With a perfect clarity rating of 1/1/1/1, you won’t have any issues seeing your weld puddle. And as every welder knows, the better the clarity, the better the weld. You can also expect a lot of versatility with the PAH04D welding helmet thanks to the full shade range from #3/4-8/9-13, grind feature, adjustable sensitivity and delay, and a reaction time of 1/25,000 seconds. The shade range #3 was one of the big reasons this helmet stood out, too. It provides a 3x clearer view in light state than shade #4 would.
All the controls for the PAH04D are located on the outside, increasing your chance of damaging them. Plus, if you’re anything like me, you’ll occasionally bump them and mess your settings up, resulting in getting flashed. However, it does make it easier to adjust them when they’re on the outside.
It was also somewhat flimsy, but that isn’t much of a surprise with a welding helmet of this price. This is probably due to it being lightweight, which does make it more comfortable. Combine that with the adjustable headgear, and you won’t have issues wearing it for extended periods. You also won’t be able to use standard-sized filter lenses for this helmet because it fits a smaller size, but it doesn’t affect the view whatsoever.
The Instapark ADF Series GX-500S isn’t something you’d want to use at a big industrial welding job. However, if you're a hobbyist or just a student looking for something to get you through welding school, then this would be something to consider buying.
It does have the smallest viewing area on our list, measuring around 3.63” x 1.65", however, compared to other helmets on the market at this price, its above average. Plus, with a clarity rating of 1/1/1/2, you get a clarity that knocks those other helmets out of the park. You even get a variable shade range from #9-13, but you don’t get the shade #3 in light state like the PAH04D, just the shade #4. It also only has two arc sensors instead of four, which is a big reason this wouldn’t be great for a big welding job. Even with some of the limits of this helmet, it surprisingly still had a fast reaction time of 1/25,000 seconds.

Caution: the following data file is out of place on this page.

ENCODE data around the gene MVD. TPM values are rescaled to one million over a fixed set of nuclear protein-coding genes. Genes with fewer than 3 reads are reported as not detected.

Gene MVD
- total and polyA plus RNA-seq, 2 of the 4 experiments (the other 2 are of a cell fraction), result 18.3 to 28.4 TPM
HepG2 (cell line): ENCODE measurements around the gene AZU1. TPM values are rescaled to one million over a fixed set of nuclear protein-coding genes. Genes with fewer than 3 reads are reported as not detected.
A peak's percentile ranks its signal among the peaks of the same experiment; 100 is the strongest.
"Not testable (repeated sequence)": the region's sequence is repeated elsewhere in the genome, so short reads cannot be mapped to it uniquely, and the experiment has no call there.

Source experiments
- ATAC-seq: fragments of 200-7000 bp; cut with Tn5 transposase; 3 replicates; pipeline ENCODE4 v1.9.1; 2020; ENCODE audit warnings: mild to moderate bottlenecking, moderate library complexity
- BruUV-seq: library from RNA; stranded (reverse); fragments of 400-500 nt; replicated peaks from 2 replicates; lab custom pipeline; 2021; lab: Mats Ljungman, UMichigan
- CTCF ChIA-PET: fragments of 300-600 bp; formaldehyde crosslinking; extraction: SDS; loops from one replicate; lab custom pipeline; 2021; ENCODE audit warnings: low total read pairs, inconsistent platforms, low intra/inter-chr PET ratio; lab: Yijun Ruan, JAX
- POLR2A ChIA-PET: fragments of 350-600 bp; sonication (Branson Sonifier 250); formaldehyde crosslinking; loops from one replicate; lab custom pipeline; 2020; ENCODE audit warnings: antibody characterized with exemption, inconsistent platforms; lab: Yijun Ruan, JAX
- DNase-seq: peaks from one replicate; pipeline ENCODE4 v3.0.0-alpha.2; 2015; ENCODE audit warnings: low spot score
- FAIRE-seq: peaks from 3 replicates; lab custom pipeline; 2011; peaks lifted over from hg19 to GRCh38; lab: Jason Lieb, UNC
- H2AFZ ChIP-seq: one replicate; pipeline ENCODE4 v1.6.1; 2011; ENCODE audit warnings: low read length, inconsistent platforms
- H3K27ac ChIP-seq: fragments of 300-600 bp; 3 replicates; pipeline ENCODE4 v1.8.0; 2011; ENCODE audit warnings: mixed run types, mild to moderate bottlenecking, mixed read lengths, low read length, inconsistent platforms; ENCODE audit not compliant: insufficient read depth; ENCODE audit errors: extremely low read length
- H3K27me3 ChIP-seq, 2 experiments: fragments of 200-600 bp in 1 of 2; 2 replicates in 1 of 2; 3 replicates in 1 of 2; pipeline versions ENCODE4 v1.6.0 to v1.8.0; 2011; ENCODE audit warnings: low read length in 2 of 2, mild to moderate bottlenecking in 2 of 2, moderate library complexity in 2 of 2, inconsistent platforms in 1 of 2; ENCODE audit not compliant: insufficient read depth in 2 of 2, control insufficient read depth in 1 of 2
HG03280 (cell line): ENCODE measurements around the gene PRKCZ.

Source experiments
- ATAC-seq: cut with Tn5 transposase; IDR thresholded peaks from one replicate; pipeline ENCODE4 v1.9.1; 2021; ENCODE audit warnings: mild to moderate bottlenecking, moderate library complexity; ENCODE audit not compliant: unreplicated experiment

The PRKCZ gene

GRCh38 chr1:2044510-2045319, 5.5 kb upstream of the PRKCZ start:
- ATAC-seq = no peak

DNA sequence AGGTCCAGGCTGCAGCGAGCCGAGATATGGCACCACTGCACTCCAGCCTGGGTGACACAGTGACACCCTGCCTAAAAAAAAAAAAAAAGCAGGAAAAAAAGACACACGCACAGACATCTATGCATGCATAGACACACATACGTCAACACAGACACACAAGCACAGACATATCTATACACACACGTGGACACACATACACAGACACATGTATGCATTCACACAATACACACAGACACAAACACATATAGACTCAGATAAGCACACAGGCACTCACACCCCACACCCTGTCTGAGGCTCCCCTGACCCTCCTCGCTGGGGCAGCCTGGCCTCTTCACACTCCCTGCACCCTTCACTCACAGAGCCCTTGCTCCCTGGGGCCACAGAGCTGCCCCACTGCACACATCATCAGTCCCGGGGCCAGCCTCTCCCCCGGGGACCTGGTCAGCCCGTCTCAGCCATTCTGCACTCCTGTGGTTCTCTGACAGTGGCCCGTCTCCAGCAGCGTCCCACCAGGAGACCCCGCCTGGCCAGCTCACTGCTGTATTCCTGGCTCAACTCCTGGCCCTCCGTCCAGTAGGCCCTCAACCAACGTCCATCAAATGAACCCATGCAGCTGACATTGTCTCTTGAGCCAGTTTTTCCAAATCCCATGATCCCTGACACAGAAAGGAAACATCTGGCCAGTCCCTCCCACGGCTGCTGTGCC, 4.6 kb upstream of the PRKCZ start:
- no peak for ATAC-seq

The biggest downside of the GX-500S honestly has to be the non-replaceable batteries. Now it is solar-powered, but once the batteries go, you’ll be out a helmet. Thankfully though, with the meager price and one year warranty, you’ll quickly get your money’s worth.
The last welding helmet on our list is one that should look familiar. The Antra AH7-360 is very much like the AH6-260, just with a few upgraded features. And because these two helmets are very similar, you can already expect the same excellent performance as the AH6-260
Some of the similarities of the two helmets include a variable shade range of #5-9/9-13, four arc sensors, and a fast reaction time of 1/25,000 seconds. It also even has the same helmet design, auto on/off feature, and a grind feature. But, when it comes to the viewing area, the AH7-360 comes out on top with a more significant viewing area of 3.78” 2.09”. Antra also changed the placement of the controls on the AH7-360. Unlike the AH6-260, they're on the inside rather than on the outside. Since they are on the outside, you’ll have less chance of bumping them, causing damage, or messing up your settings.
With the upgraded features, the AH7-360 is priced a little more than the AH6-260. The differences between the two are not that significant, so I picked the AH6-260 so you can save a little money while still getting the same excellent performance. However, if you don’t mind spending the extra money, I’d suggest choosing the AH7-360, so you get a slightly bigger view area.